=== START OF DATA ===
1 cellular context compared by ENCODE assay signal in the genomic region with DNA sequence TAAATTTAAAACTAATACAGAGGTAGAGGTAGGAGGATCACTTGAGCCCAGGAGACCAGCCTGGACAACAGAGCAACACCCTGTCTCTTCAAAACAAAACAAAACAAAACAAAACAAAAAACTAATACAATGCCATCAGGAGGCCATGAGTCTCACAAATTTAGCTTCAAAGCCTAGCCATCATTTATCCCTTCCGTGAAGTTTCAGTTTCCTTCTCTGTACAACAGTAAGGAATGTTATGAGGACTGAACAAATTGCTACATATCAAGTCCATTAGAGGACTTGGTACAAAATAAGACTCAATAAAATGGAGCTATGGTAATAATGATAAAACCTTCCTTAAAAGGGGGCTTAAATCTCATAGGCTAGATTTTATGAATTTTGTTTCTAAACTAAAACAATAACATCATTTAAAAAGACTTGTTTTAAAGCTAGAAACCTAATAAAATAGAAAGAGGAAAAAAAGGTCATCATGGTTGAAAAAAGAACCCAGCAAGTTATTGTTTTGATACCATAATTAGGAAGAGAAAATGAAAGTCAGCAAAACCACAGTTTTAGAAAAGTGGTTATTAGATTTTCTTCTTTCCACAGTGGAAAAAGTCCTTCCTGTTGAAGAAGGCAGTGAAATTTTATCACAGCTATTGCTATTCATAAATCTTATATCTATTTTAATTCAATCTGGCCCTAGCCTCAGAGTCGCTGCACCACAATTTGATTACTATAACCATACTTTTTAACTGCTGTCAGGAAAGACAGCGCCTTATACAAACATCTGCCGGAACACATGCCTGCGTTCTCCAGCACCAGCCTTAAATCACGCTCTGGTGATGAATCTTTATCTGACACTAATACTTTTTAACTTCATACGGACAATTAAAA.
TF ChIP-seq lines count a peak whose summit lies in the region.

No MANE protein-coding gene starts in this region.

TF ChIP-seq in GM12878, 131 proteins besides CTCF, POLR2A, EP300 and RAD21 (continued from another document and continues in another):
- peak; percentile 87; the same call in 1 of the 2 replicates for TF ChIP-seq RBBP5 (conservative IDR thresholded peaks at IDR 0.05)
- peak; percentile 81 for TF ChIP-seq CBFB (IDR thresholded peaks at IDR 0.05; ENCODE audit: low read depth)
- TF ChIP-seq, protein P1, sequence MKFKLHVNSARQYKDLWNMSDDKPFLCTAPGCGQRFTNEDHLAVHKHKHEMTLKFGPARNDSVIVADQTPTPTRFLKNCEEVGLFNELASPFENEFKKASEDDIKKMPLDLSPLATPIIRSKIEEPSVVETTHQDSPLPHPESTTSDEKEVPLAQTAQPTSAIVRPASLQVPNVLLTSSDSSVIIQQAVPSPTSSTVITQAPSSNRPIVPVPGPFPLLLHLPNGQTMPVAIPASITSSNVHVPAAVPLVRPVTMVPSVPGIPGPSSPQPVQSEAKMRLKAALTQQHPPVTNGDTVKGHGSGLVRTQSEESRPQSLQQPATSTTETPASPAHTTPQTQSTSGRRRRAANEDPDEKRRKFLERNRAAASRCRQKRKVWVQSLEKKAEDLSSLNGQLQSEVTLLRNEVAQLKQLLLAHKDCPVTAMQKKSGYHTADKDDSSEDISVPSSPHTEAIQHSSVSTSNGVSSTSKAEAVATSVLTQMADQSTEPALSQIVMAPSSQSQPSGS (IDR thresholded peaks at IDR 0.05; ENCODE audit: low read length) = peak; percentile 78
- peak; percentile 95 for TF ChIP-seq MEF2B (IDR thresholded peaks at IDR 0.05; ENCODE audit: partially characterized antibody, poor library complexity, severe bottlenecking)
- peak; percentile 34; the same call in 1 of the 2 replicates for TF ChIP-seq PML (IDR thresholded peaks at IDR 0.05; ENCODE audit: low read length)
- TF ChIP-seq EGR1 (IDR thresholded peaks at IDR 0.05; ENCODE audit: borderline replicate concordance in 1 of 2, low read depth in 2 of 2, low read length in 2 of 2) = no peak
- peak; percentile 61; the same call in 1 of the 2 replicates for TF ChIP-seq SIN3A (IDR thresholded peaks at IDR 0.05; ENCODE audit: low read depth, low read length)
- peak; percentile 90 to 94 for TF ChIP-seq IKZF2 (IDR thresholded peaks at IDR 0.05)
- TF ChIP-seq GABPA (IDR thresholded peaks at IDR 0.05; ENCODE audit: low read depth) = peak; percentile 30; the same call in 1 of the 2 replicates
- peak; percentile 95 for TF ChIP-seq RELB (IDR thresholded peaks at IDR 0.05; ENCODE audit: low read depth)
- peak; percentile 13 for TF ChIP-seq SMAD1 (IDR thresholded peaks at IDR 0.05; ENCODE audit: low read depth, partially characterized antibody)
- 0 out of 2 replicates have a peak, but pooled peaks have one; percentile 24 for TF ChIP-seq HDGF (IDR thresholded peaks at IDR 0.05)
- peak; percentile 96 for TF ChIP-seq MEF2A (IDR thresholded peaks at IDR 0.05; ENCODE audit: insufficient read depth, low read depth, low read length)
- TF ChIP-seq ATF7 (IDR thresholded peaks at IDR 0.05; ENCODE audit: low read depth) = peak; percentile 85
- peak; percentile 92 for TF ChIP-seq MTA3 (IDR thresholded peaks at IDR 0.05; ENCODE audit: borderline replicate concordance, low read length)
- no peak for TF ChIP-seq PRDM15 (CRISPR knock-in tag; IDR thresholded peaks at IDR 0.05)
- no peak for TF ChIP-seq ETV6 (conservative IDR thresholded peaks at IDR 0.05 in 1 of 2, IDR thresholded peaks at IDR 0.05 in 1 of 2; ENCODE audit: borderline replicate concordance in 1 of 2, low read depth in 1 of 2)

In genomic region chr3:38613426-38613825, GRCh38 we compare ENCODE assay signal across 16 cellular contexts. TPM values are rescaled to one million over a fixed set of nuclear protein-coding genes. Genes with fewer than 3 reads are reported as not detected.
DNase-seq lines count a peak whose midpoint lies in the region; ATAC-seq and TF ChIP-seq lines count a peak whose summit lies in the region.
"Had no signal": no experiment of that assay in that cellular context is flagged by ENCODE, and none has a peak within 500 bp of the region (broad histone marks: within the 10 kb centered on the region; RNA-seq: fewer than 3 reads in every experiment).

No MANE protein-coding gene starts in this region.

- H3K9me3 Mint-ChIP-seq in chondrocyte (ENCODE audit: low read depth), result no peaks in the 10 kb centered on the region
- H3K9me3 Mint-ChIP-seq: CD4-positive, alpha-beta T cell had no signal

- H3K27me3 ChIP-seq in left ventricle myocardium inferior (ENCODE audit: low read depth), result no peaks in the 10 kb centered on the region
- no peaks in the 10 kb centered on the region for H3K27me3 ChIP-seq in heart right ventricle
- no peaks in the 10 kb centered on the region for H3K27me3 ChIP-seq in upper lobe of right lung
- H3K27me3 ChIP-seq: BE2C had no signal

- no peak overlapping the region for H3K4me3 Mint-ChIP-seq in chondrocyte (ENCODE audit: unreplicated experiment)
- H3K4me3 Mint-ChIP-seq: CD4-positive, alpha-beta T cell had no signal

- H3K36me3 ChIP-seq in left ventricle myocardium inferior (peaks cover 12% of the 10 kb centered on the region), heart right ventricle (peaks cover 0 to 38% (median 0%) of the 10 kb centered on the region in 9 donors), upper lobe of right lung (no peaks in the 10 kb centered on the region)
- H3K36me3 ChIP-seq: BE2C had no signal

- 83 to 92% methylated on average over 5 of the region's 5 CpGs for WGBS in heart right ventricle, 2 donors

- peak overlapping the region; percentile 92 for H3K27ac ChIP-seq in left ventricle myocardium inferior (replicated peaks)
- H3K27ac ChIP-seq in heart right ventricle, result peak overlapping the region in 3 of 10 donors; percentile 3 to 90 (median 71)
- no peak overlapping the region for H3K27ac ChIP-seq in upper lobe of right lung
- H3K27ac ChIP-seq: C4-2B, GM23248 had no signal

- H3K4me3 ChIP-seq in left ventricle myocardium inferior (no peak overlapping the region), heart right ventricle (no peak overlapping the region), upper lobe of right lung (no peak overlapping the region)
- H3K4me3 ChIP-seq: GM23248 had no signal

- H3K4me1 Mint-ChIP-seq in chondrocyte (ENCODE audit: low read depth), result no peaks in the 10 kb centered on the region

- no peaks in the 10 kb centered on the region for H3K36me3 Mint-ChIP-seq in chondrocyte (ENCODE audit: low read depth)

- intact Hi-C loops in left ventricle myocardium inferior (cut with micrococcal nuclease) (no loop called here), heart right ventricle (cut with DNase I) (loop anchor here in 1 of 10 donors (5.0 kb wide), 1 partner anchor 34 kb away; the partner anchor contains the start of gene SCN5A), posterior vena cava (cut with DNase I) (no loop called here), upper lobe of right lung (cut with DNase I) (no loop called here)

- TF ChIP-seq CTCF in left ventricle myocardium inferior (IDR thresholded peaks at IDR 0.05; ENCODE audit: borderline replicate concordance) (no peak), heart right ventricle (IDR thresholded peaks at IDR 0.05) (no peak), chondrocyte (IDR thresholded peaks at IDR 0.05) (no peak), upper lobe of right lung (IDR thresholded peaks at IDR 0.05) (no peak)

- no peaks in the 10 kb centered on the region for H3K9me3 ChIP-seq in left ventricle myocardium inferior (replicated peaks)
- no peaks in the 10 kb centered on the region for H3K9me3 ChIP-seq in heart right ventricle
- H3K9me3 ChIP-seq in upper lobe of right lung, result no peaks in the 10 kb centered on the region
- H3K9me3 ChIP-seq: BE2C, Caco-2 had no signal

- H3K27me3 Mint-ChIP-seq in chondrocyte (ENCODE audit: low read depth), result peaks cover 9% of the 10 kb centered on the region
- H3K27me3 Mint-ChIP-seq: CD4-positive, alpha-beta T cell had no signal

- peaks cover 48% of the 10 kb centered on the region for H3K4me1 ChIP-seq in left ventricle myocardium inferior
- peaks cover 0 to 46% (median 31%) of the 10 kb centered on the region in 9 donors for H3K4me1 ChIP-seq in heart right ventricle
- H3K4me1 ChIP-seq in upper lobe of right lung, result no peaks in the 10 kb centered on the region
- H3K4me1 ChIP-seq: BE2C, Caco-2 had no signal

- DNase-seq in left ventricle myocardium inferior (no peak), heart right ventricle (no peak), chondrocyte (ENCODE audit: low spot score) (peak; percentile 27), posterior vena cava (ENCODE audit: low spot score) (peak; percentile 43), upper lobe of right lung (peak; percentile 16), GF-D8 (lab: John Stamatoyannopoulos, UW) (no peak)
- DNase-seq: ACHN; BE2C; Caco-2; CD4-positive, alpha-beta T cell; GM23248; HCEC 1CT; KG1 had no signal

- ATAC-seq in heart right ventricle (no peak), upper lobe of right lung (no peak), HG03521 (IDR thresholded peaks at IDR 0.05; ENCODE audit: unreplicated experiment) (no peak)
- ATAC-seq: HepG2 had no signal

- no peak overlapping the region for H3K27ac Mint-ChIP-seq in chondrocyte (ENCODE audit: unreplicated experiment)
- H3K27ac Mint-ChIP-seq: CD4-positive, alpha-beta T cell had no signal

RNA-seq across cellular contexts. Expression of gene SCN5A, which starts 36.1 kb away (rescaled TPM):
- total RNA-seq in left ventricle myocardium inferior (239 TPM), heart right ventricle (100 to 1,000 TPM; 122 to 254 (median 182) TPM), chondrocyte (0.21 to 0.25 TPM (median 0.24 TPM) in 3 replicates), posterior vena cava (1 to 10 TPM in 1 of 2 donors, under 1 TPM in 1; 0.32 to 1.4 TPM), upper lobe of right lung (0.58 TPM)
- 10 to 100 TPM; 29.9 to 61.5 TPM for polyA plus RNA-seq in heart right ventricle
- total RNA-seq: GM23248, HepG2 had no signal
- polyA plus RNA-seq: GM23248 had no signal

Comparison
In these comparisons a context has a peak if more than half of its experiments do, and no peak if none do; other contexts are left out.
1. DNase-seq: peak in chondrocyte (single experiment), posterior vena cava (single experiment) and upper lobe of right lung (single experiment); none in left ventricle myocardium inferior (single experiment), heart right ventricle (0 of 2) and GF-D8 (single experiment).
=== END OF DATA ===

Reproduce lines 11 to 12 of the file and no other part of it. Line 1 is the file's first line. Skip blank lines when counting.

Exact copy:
- peak; percentile 61; the same call in 1 of the 2 replicates for TF ChIP-seq SIN3A (IDR thresholded peaks at IDR 0.05; ENCODE audit: low read depth, low read length)
- peak; percentile 90 to 94 for TF ChIP-seq IKZF2 (IDR thresholded peaks at IDR 0.05)